Andrew: I don't really think the U.S. economy actually needs a jump start. We are talking about an economy that just had its strongest GDP growth since 2005, unemployment at 50 year low, and a stock market at all-time highs. It seems likely that GDP growth will slow back down to its potential growth rate in the low 2% area and that's OK. The U.S. economy doesn't just have to go from growing 3% to negative 1%, there is plenty of space in-between where growth can shake out. People forget that the U.S. economy grew at an average of 2.17% for the first 8 years of the economic recovery, 2018 was really the anomaly.

      As far as the impact a rate cut would have on the U.S. economy.... Given my view that the trade war is the biggest driver of economic uncertainty, I don't see how cutting rates 25 or 50 basis points solves that issue. At the end of the day rate cuts are not a panacea for all that ails the world, like some central banks may think. If anything, rate cuts could prolong the trade war by giving the administration ammunition — in the form of higher stock markets and tighter credit spreads.

      Eric, do you agree that the Fed's decisions are inextricably tied to the outcome of trade negotiations?

      Eric: I have a slightly more dovish take than Andrew does, as I disagree with him that the Fed's dovishness is 100% dependent on the trade war. For sure, a good trade outcome makes the Fed incrementally less dovish; a bad trade outcome fuels more dovishness.

      However, I'm more focused on the structural shift we're seeing. There is a real focus on why the Fed isn't hitting its inflation target. I do not think 2% inflation is some magic number, nor do I think 1.5% or 1.7% is bad, as some at the Fed and in academic circles think. Regardless of what I think about the merits of a 2 percent inflation target, the Fed is starting to focus a lot more on its chronic undershooting of that 2 percent inflation target. Also, the cyclical data that has probably slowed post-fiscal stimulus from a year ago, combined with an unpredictable trade war, I think the Fed, as it has signaled, has an easing bias.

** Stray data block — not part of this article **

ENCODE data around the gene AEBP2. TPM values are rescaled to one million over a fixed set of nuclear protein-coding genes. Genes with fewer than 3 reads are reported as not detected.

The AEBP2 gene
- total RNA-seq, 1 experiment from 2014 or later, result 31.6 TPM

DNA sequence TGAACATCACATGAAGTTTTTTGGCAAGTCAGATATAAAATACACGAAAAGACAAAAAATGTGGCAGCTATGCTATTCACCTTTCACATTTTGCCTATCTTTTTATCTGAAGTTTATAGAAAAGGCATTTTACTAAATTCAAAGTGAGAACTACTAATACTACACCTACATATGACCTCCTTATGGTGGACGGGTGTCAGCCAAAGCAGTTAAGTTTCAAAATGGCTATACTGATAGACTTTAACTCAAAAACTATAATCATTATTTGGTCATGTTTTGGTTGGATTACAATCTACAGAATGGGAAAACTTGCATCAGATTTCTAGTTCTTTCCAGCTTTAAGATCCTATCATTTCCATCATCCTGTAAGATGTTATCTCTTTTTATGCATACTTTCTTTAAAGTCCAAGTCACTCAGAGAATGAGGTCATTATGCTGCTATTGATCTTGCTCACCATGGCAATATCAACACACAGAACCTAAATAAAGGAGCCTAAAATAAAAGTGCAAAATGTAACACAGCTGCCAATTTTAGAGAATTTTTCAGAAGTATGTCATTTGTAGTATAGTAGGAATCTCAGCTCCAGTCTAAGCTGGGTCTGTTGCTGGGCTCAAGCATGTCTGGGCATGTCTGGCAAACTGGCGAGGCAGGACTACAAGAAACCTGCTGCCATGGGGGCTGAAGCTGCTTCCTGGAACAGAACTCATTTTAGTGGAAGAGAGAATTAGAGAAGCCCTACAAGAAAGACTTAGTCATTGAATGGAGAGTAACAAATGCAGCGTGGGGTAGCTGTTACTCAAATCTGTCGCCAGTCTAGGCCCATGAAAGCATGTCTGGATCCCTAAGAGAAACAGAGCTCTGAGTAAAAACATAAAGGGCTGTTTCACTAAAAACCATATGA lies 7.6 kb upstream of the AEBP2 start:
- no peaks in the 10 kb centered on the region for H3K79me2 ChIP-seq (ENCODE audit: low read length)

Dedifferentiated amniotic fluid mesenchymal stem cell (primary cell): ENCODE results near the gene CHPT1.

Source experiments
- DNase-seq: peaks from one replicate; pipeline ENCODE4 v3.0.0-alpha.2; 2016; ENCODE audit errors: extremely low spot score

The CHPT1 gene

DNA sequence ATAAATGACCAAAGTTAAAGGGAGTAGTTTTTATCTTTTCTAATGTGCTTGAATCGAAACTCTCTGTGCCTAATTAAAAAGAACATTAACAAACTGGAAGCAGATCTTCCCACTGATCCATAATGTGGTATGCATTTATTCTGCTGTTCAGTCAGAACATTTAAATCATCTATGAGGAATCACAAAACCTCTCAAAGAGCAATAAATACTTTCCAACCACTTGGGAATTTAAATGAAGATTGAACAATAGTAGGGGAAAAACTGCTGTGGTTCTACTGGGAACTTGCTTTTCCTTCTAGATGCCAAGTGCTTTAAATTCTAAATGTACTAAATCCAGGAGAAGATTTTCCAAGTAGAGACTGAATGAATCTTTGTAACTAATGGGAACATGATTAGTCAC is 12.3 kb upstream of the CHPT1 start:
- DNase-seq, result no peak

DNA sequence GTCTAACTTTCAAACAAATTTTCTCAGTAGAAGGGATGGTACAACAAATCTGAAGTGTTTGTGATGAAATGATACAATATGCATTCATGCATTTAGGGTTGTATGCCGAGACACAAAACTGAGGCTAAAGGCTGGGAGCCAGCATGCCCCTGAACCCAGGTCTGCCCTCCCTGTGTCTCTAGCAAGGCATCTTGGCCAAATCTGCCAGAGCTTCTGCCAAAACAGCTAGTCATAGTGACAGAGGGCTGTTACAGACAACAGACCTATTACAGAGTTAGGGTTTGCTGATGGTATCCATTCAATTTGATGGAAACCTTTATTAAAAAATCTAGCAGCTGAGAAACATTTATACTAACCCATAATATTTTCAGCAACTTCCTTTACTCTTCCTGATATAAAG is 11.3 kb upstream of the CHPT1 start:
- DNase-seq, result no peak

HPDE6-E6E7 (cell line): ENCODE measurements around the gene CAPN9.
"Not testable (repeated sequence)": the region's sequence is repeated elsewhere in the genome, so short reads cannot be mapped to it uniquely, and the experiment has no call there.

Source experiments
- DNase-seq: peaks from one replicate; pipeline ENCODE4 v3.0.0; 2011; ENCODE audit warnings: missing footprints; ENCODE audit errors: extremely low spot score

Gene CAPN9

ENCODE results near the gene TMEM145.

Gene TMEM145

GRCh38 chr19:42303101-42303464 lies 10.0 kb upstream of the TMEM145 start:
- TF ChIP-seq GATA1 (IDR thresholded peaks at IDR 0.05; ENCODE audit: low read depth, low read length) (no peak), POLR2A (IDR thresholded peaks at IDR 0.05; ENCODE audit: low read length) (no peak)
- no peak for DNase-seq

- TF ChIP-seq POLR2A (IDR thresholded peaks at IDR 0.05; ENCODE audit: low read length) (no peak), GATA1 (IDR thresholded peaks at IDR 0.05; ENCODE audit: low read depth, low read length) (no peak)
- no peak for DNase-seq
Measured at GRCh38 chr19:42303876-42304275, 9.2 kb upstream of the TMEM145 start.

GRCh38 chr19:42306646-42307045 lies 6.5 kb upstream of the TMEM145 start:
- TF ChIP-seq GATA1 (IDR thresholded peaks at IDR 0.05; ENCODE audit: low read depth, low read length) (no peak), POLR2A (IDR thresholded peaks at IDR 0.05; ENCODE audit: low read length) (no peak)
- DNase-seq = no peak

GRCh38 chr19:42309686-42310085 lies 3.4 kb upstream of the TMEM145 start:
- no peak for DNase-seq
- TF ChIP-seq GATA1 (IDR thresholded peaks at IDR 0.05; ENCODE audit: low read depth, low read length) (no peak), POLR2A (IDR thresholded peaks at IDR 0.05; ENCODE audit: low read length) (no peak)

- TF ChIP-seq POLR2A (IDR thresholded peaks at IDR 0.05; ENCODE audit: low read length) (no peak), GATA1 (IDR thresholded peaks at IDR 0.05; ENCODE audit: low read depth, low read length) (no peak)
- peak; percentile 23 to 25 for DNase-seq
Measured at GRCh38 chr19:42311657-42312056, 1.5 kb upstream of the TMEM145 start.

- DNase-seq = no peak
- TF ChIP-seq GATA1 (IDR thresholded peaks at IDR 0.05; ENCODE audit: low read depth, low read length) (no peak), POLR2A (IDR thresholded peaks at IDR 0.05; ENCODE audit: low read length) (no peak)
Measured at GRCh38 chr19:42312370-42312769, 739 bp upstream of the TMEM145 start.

So it seems that the path of least resistance is easing. The debate now is really whether the Fed cuts 25 or 50 basis points in July and what it should do after that.

      Another factor driving the Fed's dovishness is concern about the zero lower bound because the Fed's pretty close to zero interest rates versus history. Zero lower bound is a situation that when the short-term nominal interest rate is at or near zero, causing a liquidity trap and limiting the capacity that the central bank has to stimulate economic growth.

      Although, the Fed is far-off from that scenario compared to other developed-market central banks. The Fed doesn't want to go to zero, at which point they might have to do more quantitative easing (QE) or go negative. So they'd rather be somewhat pre-emptive in cutting rates. As Andrew says, the strength of the US economy — where we are in the labor market and the consumer side — is very, very strong. It is just the relative deltas are shifting to a slowdown.

      Historically, maybe a pause would be warranted — but right now, I think the Fed believes it needs to ease, potentially aggressively because they don't want to face the issues at the zero lower bound.